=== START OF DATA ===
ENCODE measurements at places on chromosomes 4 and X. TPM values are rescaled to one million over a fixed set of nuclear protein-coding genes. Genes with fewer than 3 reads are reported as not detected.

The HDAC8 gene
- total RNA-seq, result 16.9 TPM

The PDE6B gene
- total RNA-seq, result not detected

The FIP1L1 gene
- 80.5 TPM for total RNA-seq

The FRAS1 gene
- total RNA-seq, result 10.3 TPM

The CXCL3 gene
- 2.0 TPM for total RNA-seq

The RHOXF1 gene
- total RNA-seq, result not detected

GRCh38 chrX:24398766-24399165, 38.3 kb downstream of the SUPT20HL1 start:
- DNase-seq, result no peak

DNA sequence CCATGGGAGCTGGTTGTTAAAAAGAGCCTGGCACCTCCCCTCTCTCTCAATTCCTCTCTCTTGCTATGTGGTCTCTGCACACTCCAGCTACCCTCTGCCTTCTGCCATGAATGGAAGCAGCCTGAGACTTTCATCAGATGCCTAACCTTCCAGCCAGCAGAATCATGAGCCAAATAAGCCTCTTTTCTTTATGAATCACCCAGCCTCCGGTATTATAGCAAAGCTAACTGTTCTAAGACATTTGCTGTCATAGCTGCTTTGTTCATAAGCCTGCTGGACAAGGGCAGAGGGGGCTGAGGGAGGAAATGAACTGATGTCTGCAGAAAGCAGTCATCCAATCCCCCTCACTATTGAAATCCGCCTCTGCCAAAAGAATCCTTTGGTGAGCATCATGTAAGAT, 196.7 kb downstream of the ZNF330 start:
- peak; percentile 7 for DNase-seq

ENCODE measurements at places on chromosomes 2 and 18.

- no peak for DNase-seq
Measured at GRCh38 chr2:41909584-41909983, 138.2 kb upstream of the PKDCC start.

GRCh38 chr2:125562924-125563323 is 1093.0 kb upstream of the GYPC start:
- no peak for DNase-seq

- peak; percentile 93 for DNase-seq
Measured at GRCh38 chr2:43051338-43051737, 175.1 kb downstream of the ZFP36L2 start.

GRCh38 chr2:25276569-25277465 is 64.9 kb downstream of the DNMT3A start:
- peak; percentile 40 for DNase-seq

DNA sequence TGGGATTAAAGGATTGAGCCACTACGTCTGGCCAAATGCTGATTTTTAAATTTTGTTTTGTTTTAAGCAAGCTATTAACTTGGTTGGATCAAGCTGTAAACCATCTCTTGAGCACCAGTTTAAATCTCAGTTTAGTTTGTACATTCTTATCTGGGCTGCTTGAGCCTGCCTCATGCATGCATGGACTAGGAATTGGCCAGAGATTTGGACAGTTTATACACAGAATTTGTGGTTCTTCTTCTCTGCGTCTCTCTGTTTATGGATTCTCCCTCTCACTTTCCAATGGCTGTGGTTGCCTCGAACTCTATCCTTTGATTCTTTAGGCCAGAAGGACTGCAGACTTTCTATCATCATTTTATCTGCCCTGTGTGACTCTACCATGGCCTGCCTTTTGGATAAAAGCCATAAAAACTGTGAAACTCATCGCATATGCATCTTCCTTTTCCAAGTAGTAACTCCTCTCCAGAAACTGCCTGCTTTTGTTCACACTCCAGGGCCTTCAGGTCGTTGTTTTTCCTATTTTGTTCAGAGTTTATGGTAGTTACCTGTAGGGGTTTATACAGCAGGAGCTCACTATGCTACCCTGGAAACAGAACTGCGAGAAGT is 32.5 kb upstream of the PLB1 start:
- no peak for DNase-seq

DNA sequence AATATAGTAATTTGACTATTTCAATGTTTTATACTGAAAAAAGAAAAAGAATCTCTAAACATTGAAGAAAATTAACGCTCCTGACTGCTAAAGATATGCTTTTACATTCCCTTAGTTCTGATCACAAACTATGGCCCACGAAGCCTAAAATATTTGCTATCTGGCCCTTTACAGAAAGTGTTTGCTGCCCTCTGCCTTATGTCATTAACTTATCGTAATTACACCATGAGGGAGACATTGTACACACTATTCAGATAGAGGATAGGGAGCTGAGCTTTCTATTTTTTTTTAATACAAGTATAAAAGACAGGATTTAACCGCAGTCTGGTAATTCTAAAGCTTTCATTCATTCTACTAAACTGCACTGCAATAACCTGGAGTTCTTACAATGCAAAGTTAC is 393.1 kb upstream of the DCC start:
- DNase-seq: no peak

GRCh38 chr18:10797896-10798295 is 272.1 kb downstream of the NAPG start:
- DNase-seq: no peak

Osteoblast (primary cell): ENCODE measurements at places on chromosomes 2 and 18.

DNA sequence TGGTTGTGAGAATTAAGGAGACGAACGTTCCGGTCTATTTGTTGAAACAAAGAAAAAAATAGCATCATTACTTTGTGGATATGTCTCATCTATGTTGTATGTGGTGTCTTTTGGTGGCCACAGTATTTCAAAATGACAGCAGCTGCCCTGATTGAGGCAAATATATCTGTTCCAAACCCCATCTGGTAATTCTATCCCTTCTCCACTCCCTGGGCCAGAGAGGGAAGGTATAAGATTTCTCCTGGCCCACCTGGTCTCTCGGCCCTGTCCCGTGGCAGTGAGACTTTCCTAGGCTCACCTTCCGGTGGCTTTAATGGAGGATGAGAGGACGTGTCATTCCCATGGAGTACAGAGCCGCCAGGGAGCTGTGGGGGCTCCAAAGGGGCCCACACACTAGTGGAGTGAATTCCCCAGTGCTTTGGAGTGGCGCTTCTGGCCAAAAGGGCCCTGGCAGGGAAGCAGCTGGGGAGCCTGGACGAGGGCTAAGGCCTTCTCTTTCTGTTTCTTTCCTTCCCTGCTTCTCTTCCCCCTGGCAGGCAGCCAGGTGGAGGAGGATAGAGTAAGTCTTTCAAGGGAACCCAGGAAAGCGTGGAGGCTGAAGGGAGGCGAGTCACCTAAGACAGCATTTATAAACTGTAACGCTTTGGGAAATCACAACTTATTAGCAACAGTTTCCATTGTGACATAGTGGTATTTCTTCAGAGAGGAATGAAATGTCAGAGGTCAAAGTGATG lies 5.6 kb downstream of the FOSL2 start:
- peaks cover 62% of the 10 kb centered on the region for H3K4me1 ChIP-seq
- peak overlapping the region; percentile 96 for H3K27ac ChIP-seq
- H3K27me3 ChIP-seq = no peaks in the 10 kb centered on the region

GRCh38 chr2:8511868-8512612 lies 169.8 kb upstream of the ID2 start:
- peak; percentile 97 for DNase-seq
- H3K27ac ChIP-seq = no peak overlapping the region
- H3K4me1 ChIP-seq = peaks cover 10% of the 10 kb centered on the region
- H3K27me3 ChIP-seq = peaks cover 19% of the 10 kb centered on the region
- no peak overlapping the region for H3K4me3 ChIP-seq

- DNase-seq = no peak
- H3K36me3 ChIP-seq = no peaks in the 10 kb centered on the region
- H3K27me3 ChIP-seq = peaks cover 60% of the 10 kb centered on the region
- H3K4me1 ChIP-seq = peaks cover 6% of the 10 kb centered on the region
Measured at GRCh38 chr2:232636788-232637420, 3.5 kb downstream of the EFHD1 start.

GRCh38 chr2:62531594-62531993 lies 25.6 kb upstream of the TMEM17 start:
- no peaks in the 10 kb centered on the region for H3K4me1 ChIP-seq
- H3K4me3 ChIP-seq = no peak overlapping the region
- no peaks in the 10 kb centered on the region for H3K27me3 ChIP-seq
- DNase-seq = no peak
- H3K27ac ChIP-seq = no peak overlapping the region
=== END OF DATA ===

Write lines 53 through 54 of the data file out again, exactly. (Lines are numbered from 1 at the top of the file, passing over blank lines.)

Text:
- DNase-seq = no peak
- H3K27ac ChIP-seq = no peak overlapping the region